Essentialism

Mar 12, 2010

Essentialism within the purview of psychology is a cognitive bias whose roots form in early childhood (Gelman, 2004). This concept pertains to the notion that all discernible objects harbor an underlying reality that although intangible, gives each and every object it’s true identity – it’s essence (Dawkins, 2009; Hood, 2008).  To put it another way:

people believe that natural category members share some hidden, unobservable, empirically discoverable deep structure or essence, whose possession is necessary and sufficient for category membership” (Jylkkäa, Railob, and Haukiojaa, 2008).

In our early childhood, as we were developing language, essentialism played a crucial role in the expansion of our vocabulary, the generalization of our knowledge, in discriminating among objects, and in our ability to construct causal explanations (Gelman, 2004).  In our struggle to understand the vast and complicated world, our brain forced us to partition things into categories so we chopped and divided what we surveyed into distinct groupings based on defining characteristics driven by our internalized understanding of the essence of those groupings.  This was initially a very simplistic process (dog, cat, cow), then more complex (mammal, reptile, insect),  and then even more sophisticated for those who progressed in the biological sciences (kingdom, phylum, class, order, family, genus, species). This is necessarily a dynamic process because as we mature and take in increasing complexity we need increased specificity when parsing the world up into discrete categories.

 

This pattern of thinking/learning transcends all cultures and is central to our language development (Hood, 2008). Given this central role, it forms the foundation of our thought processes (Hood 2008; Dawkins, 2009). The overgeneralization of this process is what gets us into difficulty. Bruce Hood, author of Supersense (2008), convincingly argues that this innate tendency forms the core of our superstitious and supernatural thinking. Richard Dawkins (2009), an evolutionary biologist, suggests that such an inclination explains why people have such great difficulty grasping and accepting the concept of evolution by means of natural selection. I suggest, that like evolution (which necessitates quintessential anti-essentialist thinking), the concepts of plate tectonics, deep geological time, and deep space time are also very hard to grasp for the same reasons. We are inclined to think that what we see are constants – that the world as we see it has been eternally so, and so shall it always remain.

 

In biology, essentialism sustains the notion that all animals are clear and distinct, belonging to a specific species. In fact, as Dawkins  suggests: “On the ‘population-thinking’ evolution view, every animal [living form] is linked to every other animal [living form], say rabbit to leopard, by a chain of intermediates, each so similar to the next that every link could in principle mate with its neighbors in the chain and produce fertile offspring” (2009, p. 24).  This is true for all conceivable pairings including bacteria and viruses, giant sequoias and lichen, spiders and flies, cats and dogs, birds and snakes, foxes and chickens, and even humans and turnips.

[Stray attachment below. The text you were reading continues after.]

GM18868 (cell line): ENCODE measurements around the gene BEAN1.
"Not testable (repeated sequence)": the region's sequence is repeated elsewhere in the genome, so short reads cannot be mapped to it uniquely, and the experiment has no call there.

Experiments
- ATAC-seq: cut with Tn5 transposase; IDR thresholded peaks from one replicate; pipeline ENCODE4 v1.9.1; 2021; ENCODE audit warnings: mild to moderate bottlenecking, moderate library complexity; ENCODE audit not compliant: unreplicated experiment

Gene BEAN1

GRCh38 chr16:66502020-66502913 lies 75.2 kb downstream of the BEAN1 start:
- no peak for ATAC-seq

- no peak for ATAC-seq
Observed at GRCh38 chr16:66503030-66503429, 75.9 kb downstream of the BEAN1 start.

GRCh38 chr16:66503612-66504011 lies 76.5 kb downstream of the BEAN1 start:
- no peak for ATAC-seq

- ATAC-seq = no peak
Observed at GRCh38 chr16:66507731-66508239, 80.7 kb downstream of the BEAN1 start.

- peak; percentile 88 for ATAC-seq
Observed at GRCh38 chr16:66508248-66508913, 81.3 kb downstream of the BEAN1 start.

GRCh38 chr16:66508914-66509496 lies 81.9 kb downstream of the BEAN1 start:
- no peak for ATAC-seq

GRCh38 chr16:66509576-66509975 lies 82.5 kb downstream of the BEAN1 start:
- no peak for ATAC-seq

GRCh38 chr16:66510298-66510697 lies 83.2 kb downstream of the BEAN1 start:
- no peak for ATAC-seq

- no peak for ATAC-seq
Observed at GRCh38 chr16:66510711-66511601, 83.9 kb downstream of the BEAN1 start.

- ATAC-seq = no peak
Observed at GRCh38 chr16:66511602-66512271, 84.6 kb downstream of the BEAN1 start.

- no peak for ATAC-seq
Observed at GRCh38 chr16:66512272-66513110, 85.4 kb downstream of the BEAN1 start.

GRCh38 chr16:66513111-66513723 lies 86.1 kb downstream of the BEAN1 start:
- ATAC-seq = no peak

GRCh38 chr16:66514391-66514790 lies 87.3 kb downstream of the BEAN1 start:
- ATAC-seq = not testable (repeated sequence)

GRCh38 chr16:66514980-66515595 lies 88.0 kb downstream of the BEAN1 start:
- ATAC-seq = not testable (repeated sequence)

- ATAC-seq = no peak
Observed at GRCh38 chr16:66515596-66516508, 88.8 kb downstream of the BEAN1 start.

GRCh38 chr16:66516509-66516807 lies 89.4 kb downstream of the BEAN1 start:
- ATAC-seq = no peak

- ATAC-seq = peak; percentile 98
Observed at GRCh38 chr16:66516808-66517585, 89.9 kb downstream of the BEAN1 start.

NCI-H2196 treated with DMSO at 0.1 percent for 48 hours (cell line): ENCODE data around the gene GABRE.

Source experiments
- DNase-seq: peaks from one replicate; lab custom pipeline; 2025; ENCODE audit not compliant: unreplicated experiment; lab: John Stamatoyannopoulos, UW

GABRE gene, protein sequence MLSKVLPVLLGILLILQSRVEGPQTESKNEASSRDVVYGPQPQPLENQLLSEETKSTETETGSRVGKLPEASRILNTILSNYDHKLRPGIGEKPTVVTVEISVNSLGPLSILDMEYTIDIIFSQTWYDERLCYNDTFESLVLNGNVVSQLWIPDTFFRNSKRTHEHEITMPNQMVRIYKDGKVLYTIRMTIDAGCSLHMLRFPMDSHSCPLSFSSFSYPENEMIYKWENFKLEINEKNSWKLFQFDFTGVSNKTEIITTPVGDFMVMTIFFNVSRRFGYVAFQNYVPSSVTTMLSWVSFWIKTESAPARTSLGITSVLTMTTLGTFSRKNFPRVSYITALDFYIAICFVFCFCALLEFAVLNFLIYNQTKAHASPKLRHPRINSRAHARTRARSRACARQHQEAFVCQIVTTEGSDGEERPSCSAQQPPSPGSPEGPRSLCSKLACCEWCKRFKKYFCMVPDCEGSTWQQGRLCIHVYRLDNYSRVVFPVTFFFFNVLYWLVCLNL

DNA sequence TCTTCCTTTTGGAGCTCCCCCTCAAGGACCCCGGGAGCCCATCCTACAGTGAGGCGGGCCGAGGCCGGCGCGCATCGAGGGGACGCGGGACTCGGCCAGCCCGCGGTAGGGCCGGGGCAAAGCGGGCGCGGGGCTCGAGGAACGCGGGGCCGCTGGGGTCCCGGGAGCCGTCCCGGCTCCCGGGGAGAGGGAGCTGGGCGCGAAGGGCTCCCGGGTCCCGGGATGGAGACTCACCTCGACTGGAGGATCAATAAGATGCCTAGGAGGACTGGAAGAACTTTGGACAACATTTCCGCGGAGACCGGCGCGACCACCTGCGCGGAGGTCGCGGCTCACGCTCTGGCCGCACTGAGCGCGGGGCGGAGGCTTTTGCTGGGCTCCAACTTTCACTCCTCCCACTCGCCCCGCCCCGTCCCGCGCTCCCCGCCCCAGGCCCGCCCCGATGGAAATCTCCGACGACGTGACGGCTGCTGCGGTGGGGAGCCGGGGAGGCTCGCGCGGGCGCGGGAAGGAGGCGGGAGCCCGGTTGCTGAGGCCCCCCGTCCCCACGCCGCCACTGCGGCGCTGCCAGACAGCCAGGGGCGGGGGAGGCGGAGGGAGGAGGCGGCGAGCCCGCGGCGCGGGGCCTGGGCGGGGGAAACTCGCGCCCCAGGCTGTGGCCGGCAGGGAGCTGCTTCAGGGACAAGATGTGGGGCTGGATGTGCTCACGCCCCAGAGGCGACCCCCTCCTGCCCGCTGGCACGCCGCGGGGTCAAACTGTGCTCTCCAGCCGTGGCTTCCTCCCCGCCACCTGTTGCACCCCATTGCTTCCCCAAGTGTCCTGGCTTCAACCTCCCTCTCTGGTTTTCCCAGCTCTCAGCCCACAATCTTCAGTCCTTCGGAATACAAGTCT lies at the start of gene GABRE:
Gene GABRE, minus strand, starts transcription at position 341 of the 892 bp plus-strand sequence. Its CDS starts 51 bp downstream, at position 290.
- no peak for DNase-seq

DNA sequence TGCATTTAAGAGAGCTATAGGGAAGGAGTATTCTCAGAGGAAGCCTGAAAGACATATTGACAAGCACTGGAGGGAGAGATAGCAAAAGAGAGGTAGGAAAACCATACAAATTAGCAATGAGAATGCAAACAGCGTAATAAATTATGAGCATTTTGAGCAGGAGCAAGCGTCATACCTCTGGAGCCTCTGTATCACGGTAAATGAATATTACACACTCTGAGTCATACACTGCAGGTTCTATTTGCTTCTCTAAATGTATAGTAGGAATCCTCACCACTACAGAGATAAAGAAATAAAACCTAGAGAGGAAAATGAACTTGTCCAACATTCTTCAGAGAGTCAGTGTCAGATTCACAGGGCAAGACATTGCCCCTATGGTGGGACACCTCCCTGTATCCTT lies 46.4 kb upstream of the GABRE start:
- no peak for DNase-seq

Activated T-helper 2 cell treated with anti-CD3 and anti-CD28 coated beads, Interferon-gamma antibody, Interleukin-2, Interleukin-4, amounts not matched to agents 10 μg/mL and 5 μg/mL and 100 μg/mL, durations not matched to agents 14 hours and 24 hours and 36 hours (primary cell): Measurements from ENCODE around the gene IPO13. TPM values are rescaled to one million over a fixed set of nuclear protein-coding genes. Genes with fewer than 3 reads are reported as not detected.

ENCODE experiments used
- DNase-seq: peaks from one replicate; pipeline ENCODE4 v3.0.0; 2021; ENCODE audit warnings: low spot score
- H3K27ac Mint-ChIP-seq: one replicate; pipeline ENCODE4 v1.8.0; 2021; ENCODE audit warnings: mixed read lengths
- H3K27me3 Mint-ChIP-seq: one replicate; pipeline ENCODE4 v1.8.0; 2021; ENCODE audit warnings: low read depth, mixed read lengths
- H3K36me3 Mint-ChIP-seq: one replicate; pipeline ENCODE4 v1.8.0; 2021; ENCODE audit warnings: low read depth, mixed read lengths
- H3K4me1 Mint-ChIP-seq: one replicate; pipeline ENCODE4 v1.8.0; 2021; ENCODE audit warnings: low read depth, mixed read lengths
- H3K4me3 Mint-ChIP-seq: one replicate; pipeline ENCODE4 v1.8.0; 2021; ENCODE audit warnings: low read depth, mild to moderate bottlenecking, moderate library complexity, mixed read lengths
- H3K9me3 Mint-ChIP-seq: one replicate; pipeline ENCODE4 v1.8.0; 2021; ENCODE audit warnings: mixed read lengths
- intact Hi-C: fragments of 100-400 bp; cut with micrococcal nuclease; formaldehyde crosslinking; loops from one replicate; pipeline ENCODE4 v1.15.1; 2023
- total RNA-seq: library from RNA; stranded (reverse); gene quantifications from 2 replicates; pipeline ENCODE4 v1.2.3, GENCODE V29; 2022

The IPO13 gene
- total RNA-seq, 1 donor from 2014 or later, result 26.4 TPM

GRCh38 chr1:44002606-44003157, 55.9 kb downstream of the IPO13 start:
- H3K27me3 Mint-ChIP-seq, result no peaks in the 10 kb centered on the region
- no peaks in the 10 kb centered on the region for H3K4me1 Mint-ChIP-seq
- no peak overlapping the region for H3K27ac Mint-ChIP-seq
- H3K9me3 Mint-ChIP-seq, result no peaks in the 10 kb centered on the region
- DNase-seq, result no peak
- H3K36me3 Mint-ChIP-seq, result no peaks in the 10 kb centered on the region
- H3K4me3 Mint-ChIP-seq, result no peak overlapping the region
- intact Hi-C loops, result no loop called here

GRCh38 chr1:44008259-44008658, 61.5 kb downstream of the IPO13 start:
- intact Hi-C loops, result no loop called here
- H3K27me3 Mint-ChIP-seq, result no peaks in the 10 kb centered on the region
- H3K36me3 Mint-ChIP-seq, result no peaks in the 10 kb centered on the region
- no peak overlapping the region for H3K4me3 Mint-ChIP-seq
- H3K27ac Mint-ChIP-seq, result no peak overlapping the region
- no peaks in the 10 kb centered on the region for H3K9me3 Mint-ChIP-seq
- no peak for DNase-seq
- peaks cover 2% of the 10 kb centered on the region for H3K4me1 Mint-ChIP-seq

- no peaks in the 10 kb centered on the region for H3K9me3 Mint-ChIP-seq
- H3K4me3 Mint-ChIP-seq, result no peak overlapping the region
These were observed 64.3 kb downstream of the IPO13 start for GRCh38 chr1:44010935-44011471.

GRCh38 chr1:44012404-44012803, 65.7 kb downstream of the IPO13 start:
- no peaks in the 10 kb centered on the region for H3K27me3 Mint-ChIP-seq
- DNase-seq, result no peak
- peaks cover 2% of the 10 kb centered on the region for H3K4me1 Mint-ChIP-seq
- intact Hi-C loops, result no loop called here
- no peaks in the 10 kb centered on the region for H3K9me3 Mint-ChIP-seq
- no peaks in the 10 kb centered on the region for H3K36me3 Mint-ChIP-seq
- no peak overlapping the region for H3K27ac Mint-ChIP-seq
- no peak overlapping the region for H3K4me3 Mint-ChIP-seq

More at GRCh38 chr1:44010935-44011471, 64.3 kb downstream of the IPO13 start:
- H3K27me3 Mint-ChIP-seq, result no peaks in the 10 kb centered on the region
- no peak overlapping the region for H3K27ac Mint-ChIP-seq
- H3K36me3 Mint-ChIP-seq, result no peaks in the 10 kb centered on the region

Plato demonstrated essentialist thinking in The Republic in his cave allegory, where he suggested that the world as we experience it is only a composite of mere shadows tethered to their true and perfect forms (essences) floating about somewhere in the heavens (Dawkins, 2009; Hood, 2008). Many people still believe that there is something more to the physical world than what we see. As Hood (2008) put it, “Humans like to think that special things are unique by virtue of something deep and irreplaceable.” This thinking, and other intuitive errors such as vitalism (that vital life energies cause things to be alive) and holism (that everything is connected by forces) are likely artifacts of our natural involuntary inclinations (Hood, 2008).

 

Essentialism is more than a heuristic and it has ramifications beyond making us less inclined to believe in evolution or more inclined toward superstition. It is what makes rape more than a physical crime. The defilement and contamination the victim feels is a psychological violation of one’s essential integrity. Genocide is perpetrated by individuals who dehumanize or define the victims as essentially different and/or contaminated. Essentialism, is what makes original works of art more valuable than exact duplicates (Hood, 2008). It also drives the belief systems that sustain homeopathy.

 

It is interesting that this intuitive process plays such an important and fundamental role in our development and sustains both powerfully positive and hugely negative influences on us as adults.  When you get right down to the essence of this concept, you must accept that these inclinations have their roots in the same thinking that makes a preschool child believe that a Mommy can’t be a firefighter (Gelman, 2004).

 

References:

 

Dawkins, R. 2009. The Greatest Show on Earth: The Evidence for Evolution. New York: Free Press.

 

Gelman, S. A. 2004. ‘Psychological Essentialism in Children’, TRENDS in Cognitive Sciences, 8, 404-409.

 

Hood, B. 2008. Supersense: Why We Believe in the Unbelievable. New York: HarperCollins Publishers.

 

Jylkkäa, J., Railob, H., & Haukiojaa, J. 2008. ‘Psychological Essentialism and Semantic Externalism: Evidence for Externalism in Lay Speakers’ Language Use‘. Philosophical Psychology

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